Ecostat projects GDP will slow to 2.4% in 2007

Analysis

Ecostat, the research arm of Hungary's Central Statistics Office (KSH), projects Hungary's GDP growth will slow to 2.4% in 2007 from an estimated 4% in 2006, Ecostat director Pál Belyó said on Tuesday.

Ecostat projects Hungary's general government deficit will reach 6.8% of GDP in 2007 - in line with the government's target - after exceeding 10% in 2006. Ecostat notes, however, that the reduction, which relies largely on increased tax revenue, could be put at risk if the tax base deviates from projections. After falling an estimated 0.4% in 2006, investments are expected to pick up in the H2 of 2007 and increase 4.2% for the whole year.

Ecostat expects the building sector to contract 3.5% in 2007, after contracting an estimated 2.5% in 2006. Unemployment will grow to 7.8% in 2007 from 7.6% in 2006. Hungary's trade deficit on goods will narrow to €1.5 billion from €2.5 billion this year, and the balance of services will improve too. As a result of improved foreign investor confidence in Hungary, Ecostat expects FDI to reach €4 billion in 2007. The current account deficit is expected to narrow from 7.1% of GDP to 6.1% or €6.2 billion. Ecostat projects average annual inflation will pick up to 6.4% in 2007 from an expected 3.8% in 2006. CPI will peak around the middle of 2007, then start to slow.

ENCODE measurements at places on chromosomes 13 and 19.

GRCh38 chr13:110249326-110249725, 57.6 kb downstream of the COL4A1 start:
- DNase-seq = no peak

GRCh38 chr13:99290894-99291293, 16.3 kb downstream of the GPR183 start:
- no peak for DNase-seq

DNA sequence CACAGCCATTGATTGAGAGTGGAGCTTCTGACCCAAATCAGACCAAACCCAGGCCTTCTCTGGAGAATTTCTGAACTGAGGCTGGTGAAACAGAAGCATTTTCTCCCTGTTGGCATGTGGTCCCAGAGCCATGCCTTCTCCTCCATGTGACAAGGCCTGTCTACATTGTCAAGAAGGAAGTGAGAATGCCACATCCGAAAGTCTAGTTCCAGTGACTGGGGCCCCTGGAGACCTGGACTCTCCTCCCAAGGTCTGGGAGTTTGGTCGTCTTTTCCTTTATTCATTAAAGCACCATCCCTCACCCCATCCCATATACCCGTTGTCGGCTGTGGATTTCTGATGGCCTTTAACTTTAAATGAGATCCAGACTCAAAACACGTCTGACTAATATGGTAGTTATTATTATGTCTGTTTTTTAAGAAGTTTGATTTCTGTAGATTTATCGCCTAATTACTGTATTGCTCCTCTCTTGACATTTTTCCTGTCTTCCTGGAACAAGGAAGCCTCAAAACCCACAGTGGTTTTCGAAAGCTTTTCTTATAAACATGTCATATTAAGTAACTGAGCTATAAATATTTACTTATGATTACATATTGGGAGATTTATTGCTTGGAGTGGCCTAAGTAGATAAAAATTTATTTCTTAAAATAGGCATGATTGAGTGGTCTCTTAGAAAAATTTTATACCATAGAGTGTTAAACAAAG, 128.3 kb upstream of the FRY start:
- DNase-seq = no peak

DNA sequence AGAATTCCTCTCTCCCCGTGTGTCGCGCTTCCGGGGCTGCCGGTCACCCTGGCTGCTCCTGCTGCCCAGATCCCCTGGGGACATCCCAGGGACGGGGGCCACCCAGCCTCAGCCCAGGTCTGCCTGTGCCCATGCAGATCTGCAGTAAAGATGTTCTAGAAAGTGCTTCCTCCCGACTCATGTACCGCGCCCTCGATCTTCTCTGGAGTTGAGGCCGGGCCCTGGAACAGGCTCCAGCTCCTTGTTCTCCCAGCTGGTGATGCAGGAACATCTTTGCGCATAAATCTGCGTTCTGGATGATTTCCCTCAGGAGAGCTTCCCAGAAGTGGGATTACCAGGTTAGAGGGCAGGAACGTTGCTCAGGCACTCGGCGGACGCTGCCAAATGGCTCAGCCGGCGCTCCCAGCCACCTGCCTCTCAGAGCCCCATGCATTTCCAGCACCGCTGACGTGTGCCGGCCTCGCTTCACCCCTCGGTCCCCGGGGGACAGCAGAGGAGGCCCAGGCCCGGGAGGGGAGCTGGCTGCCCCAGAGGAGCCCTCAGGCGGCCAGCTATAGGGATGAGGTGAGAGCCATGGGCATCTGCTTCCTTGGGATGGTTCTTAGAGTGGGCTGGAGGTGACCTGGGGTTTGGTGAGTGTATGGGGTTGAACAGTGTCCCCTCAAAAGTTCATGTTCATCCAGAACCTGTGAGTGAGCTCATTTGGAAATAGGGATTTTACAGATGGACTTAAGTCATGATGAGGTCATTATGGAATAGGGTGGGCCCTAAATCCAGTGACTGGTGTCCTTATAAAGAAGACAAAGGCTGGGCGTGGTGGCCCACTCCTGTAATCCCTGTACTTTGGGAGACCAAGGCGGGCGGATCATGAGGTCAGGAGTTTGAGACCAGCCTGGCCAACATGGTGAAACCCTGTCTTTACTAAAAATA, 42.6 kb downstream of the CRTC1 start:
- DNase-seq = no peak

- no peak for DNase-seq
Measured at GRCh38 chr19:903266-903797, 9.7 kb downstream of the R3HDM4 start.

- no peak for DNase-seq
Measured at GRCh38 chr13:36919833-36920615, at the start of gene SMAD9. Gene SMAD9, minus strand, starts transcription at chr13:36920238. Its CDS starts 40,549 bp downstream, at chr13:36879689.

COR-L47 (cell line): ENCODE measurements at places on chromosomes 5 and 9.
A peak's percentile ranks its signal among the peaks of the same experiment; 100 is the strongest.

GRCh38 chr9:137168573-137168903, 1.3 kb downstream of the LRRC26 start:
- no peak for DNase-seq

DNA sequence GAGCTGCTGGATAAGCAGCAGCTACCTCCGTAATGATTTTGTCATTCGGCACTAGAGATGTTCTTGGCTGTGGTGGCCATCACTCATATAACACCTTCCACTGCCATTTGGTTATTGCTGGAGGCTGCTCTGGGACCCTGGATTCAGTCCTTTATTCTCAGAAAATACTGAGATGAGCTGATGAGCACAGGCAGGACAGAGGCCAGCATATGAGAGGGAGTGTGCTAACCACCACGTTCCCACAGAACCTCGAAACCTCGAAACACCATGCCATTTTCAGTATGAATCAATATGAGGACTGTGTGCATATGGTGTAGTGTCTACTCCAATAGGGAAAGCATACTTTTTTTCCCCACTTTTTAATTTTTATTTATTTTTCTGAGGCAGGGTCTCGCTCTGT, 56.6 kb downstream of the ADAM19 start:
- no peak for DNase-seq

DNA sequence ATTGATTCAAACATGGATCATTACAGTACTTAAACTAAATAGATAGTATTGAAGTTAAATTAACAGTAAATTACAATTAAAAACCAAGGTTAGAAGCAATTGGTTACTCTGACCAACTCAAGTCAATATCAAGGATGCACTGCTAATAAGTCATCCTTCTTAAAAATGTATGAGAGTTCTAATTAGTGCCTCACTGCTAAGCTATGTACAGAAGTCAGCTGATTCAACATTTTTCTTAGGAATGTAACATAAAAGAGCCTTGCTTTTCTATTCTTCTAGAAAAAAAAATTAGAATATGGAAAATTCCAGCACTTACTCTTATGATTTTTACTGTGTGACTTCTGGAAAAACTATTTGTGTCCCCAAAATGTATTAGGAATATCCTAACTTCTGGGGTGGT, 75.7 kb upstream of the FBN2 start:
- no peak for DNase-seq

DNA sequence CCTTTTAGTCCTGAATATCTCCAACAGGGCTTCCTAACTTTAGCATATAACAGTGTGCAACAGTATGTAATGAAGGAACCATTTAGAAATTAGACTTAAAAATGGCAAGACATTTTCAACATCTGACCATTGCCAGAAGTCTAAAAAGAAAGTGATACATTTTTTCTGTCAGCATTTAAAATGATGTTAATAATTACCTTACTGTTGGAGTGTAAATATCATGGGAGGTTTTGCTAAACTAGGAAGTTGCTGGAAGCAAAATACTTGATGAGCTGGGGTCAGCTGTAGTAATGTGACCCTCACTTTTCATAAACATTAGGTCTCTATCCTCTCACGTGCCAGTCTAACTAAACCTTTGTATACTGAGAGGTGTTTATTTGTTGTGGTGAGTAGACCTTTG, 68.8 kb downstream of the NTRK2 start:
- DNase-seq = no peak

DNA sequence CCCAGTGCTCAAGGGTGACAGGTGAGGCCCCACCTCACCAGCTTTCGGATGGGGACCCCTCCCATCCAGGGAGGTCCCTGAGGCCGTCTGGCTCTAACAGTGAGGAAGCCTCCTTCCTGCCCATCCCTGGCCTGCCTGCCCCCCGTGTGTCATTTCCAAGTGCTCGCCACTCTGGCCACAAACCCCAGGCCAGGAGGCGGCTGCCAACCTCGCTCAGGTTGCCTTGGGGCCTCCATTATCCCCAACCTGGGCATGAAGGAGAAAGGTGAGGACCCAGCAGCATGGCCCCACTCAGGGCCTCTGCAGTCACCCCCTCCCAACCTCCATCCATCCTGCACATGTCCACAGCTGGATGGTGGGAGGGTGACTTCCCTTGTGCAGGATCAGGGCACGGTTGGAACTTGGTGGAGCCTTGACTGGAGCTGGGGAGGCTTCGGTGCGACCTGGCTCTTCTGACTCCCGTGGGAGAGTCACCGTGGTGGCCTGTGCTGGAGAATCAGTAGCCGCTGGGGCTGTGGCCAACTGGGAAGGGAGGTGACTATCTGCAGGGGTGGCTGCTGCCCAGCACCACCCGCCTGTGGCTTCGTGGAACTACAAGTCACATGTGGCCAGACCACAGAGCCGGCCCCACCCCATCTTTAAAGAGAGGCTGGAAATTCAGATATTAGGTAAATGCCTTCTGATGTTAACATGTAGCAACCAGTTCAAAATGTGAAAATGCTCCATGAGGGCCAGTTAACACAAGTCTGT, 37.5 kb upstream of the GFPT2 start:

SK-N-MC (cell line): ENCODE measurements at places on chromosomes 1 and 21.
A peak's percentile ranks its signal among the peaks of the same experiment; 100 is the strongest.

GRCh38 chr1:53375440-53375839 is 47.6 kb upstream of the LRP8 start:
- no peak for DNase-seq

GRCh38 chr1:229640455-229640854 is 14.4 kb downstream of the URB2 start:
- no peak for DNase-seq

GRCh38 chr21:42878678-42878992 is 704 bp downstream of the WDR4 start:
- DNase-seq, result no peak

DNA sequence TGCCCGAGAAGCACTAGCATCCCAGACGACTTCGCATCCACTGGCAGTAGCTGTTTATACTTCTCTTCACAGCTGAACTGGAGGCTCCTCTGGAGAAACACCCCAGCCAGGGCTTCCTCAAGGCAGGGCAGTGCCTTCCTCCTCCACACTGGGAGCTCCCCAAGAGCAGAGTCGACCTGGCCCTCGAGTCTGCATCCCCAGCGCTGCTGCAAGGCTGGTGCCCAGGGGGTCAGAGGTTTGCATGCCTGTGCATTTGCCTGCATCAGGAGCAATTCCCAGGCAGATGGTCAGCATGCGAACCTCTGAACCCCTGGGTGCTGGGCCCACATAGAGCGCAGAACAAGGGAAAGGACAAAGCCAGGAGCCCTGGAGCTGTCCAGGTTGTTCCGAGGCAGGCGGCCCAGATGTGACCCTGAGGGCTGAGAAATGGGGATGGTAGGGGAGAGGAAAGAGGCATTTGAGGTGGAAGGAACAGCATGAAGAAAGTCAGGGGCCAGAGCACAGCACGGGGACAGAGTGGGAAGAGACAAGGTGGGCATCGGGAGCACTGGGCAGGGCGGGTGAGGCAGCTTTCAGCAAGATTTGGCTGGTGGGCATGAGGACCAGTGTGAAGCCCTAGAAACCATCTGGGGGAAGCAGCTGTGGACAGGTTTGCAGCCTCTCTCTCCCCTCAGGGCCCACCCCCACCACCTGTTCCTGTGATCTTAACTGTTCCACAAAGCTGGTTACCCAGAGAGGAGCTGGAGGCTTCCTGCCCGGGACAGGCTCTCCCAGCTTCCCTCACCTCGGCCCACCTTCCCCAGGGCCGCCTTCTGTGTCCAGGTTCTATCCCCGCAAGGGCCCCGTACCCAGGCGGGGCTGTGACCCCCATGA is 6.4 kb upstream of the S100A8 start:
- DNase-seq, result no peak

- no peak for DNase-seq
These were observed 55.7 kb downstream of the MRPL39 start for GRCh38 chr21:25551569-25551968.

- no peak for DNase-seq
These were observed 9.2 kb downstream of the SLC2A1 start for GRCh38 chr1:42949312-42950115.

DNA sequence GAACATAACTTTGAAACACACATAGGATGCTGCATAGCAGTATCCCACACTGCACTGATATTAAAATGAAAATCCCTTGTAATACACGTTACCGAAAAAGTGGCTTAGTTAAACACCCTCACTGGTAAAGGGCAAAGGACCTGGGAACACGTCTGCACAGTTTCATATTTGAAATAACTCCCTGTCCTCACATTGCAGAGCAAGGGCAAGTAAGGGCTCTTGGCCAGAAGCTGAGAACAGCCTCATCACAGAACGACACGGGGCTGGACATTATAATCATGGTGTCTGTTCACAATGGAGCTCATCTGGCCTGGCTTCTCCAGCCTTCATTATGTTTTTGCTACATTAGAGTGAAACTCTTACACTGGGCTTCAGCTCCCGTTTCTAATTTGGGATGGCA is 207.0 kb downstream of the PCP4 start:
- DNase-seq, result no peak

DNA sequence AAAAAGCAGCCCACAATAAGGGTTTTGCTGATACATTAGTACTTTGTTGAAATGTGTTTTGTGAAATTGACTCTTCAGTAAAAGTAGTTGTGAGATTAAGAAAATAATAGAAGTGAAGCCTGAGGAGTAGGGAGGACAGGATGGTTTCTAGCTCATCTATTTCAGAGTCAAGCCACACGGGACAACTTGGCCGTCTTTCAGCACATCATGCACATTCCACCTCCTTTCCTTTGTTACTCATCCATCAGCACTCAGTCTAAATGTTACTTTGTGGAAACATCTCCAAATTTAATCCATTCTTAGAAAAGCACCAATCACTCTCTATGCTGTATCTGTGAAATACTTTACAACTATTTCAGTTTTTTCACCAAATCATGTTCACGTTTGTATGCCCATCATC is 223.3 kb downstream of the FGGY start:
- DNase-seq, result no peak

Inflation dropped to historical lows early this year but it rose from the autumn on a VAT rise and changes to centrally-regulated prices. Ecostat said the VAT rise will affect inflation for several months and energy prices as well as transport and communal services prices will rise further. The researchers expect, on the other hand, food prices to rise at a slower rate. The price of import products will also rise less than this year due to a stronger forint. Ecostat puts the central bank's base rate at 6.50-7.00% at the end of 2007, down from the current rate of 8.00%. It says forint will trade between 254 and 256 to euro 2007, stabilizing as a result of measures presented in the government's convergence program. (Mti-Eco)

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